Nabarun Bhattacharya’s scabrous cult favorite gets a new
Harbart, by Nabarun Bhattacharya, translated by Sunandini Banerjee, New Directions, 122 pages, $13.95
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Even right-wing economists now express concern about the levels of inequality in India. Ever since the early ’90s, when the country’s markets were opened up to international capital, a wedge has been growing between a small, upwardly mobile minority—mislabeled the “middle class”—and a vast laboring underclass, a wedge so large today that it beggars belief. In 2017, the last year for which we have reliable figures, the top one percent took away over three-quarters of the national income, while the bottom half saw no effective increase in their wealth. There are still swathes of India where malnutrition is endemic. Yet this is a country that now boasts the fastest-rising number of millionaires on Earth.
Few artists have chronicled this dismal modern period, dubbed “India’s New Gilded Age,” with greater courage than the late Bengali writer Nabarun Bhattacharya (1948–2014). In a brief, prolific career, Bhattacharya returned obsessively to the festering social ills of his country, particularly its manufactured squalor and the arrogance of its neocolonial elite, which he saw as his moral duty to denounce. On more than one occasion he compared literature to political militancy (in his youth, he was involved with the far-left Naxalite Movement). His diverse body of work—ten novels, as well as a stream of poetry, short fiction, and essays—amounted to a protracted guerrilla battle against the neoliberal Indian state.
Bhattacharya wrote about those the emerging new order left behind, mainly the urban poor, whose street-Bengali made its way into his own inventive prose, which more than a few conservative critics found vulgar. Yet he was also a fizzing and playful writer, with a serious interest in literary history, and formal passions that took him far beyond humdrum realism to the shores of fantasy, thriller, and farce (among the recurring characters in his fictional universe are the fyatarus, a troupe of flying beggars; choktars, slum-dwellers who attack the police in tiny flying saucers; and Baby K, a petrol-drinking sex worker).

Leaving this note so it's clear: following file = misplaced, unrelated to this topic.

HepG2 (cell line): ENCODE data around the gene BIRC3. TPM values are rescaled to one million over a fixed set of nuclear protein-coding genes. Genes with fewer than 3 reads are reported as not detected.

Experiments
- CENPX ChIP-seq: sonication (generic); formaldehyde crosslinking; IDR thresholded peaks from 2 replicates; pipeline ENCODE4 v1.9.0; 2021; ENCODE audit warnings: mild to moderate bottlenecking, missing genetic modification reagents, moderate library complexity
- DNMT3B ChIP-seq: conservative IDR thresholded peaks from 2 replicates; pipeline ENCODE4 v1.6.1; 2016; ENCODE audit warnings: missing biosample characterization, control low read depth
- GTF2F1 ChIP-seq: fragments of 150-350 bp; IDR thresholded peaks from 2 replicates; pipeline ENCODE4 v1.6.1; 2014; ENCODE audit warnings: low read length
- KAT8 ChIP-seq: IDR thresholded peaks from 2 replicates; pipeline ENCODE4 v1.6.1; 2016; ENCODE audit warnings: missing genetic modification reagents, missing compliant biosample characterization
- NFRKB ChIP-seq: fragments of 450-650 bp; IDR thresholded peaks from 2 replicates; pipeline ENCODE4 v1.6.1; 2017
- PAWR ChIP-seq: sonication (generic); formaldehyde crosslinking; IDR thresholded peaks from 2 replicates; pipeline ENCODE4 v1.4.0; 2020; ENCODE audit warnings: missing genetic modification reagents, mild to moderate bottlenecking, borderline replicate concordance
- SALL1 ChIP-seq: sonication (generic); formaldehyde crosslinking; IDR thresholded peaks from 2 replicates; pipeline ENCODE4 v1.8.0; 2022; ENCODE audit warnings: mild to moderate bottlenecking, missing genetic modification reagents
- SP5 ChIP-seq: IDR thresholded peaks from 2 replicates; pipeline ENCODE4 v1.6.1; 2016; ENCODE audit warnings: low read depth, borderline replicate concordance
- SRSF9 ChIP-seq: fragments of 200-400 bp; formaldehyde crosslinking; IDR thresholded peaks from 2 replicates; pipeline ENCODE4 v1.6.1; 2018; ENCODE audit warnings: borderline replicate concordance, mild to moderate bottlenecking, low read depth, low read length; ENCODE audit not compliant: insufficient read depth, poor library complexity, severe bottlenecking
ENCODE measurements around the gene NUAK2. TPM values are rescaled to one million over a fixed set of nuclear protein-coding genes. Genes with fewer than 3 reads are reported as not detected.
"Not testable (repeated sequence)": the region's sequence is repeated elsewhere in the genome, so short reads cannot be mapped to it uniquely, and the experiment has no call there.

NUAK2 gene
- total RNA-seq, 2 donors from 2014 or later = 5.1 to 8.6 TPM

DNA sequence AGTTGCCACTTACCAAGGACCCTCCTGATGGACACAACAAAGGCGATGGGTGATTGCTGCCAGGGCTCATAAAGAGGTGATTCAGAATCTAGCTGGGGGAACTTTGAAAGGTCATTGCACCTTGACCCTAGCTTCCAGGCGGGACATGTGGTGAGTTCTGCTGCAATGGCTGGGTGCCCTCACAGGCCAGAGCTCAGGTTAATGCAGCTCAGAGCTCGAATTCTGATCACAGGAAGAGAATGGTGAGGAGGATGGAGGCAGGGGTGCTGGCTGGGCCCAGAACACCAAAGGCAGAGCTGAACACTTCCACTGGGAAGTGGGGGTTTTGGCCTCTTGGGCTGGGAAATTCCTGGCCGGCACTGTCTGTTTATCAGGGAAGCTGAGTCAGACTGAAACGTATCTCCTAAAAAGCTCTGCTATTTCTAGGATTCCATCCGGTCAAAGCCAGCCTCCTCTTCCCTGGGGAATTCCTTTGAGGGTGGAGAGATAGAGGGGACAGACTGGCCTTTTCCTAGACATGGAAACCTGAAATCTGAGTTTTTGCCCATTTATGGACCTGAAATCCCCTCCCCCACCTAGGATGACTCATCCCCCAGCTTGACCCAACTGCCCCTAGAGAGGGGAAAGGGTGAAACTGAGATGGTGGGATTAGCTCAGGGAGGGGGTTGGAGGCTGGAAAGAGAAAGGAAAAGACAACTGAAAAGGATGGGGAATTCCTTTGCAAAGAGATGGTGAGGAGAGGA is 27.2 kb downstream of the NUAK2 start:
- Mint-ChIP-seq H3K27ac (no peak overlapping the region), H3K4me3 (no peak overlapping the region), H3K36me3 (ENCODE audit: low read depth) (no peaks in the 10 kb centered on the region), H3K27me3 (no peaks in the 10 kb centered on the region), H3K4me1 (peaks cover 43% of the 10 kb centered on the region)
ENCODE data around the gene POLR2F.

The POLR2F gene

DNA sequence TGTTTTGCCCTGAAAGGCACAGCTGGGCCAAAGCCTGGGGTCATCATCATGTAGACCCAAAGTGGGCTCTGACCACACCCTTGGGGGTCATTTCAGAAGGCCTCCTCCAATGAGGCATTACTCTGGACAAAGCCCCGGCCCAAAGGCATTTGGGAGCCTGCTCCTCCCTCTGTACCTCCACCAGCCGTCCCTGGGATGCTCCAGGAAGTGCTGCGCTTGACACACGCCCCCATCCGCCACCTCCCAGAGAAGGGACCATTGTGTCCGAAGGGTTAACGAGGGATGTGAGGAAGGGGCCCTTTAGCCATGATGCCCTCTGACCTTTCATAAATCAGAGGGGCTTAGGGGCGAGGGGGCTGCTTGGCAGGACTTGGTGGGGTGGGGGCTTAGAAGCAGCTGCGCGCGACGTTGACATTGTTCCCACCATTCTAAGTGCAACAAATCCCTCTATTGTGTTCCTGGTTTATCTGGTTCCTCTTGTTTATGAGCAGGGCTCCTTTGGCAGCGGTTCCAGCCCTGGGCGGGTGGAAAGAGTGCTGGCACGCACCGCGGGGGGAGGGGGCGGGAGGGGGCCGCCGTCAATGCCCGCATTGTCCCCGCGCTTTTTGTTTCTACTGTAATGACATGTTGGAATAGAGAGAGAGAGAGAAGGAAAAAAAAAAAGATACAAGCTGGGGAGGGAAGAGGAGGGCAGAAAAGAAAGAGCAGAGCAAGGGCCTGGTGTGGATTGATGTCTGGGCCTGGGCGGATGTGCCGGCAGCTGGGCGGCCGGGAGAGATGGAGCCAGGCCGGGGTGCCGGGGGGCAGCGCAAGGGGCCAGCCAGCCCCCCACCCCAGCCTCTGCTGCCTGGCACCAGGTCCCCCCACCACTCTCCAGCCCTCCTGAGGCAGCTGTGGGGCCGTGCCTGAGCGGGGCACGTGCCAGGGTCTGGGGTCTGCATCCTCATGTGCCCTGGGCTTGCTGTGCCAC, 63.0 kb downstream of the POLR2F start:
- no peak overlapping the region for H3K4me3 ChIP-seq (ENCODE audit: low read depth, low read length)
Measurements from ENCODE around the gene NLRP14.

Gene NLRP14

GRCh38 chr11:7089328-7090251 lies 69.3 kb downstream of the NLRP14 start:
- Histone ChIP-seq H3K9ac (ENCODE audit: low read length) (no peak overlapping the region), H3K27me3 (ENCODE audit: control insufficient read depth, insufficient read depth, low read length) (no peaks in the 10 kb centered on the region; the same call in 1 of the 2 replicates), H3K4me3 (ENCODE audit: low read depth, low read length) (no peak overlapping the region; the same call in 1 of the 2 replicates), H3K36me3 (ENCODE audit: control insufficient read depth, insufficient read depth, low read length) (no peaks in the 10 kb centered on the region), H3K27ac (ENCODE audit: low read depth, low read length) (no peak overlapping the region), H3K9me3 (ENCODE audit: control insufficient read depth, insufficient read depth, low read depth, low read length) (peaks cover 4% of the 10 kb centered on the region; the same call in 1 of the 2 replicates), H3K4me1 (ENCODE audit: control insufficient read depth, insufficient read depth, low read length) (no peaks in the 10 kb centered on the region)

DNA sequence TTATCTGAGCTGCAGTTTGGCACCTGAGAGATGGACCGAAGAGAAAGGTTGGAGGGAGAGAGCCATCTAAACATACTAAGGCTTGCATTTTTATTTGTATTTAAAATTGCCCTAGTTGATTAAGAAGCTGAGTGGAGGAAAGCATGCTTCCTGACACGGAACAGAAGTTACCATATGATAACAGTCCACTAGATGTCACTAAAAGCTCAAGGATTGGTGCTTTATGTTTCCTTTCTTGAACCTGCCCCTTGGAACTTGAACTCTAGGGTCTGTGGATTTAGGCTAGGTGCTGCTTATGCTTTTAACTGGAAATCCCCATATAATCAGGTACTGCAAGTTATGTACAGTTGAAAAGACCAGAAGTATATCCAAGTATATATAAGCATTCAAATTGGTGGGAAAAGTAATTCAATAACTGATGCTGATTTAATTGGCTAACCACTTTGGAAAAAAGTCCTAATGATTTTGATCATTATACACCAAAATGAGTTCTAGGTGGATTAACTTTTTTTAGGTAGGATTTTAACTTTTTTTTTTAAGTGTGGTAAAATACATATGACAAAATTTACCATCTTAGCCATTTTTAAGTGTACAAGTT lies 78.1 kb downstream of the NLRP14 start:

These two aspects of his writing—a pamphleteering interest in big-picture politics and a desire to push the boundaries of the novel form—are not easily or usefully separated. On the contrary, it is Bhattacharya’s political commitments, above all his desire to expose the logic of neoliberalism, that drove him to dream up new, abrasive kinds of storytelling. He wanted to capture the corrosiveness and sheer vertiginous speed with which capital—suddenly and abstractedly injected into a system—upturned the entire social order, deforming human relations.
This is already evident in Harbart, Bhattacharya’s first and most famous novel, which has now been published in a new English translation by the editor Sunandini Banerjee. Originally brought out by a small press in Calcutta in 1994, right after the economic reforms, this scabrous book, long a cult favorite in India, might be classified as “free-market parable.” It is named after a principle character, the bachelor Harbart Sarkar, but the novel’s true protagonist is in fact the business Harbart founds, or stumbles into founding. In its short, turbulent life, the enterprise—a sham, but so what?—drives the story forward, corrals the supporting cast, and leads its proprietor to his sad downfall.